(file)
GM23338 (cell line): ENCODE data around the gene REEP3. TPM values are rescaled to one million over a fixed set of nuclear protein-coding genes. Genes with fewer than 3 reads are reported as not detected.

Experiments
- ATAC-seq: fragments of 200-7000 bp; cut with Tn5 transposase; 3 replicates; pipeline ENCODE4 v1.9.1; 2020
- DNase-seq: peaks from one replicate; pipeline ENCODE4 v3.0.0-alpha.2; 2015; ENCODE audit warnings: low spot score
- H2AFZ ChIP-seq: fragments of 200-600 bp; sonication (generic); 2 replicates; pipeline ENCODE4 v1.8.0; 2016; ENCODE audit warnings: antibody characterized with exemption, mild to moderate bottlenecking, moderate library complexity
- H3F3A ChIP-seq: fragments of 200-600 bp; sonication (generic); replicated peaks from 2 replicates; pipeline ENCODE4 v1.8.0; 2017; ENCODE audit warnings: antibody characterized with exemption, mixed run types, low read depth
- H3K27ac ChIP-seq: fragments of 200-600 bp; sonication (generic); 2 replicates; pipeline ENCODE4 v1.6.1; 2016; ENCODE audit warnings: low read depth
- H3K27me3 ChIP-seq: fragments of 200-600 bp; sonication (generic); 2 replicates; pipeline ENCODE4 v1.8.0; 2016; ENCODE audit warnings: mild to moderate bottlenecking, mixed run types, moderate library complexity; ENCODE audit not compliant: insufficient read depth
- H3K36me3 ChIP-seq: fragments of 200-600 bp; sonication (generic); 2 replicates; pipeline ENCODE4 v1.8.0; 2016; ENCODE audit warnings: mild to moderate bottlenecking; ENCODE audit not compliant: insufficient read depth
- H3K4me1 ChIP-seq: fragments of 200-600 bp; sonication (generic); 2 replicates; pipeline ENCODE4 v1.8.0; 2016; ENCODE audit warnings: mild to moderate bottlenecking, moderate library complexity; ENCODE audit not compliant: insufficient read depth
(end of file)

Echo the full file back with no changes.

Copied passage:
GM23338 (cell line): ENCODE data around the gene REEP3. TPM values are rescaled to one million over a fixed set of nuclear protein-coding genes. Genes with fewer than 3 reads are reported as not detected.

Experiments
- ATAC-seq: fragments of 200-7000 bp; cut with Tn5 transposase; 3 replicates; pipeline ENCODE4 v1.9.1; 2020
- DNase-seq: peaks from one replicate; pipeline ENCODE4 v3.0.0-alpha.2; 2015; ENCODE audit warnings: low spot score
- H2AFZ ChIP-seq: fragments of 200-600 bp; sonication (generic); 2 replicates; pipeline ENCODE4 v1.8.0; 2016; ENCODE audit warnings: antibody characterized with exemption, mild to moderate bottlenecking, moderate library complexity
- H3F3A ChIP-seq: fragments of 200-600 bp; sonication (generic); replicated peaks from 2 replicates; pipeline ENCODE4 v1.8.0; 2017; ENCODE audit warnings: antibody characterized with exemption, mixed run types, low read depth
- H3K27ac ChIP-seq: fragments of 200-600 bp; sonication (generic); 2 replicates; pipeline ENCODE4 v1.6.1; 2016; ENCODE audit warnings: low read depth
- H3K27me3 ChIP-seq: fragments of 200-600 bp; sonication (generic); 2 replicates; pipeline ENCODE4 v1.8.0; 2016; ENCODE audit warnings: mild to moderate bottlenecking, mixed run types, moderate library complexity; ENCODE audit not compliant: insufficient read depth
- H3K36me3 ChIP-seq: fragments of 200-600 bp; sonication (generic); 2 replicates; pipeline ENCODE4 v1.8.0; 2016; ENCODE audit warnings: mild to moderate bottlenecking; ENCODE audit not compliant: insufficient read depth
- H3K4me1 ChIP-seq: fragments of 200-600 bp; sonication (generic); 2 replicates; pipeline ENCODE4 v1.8.0; 2016; ENCODE audit warnings: mild to moderate bottlenecking, moderate library complexity; ENCODE audit not compliant: insufficient read depth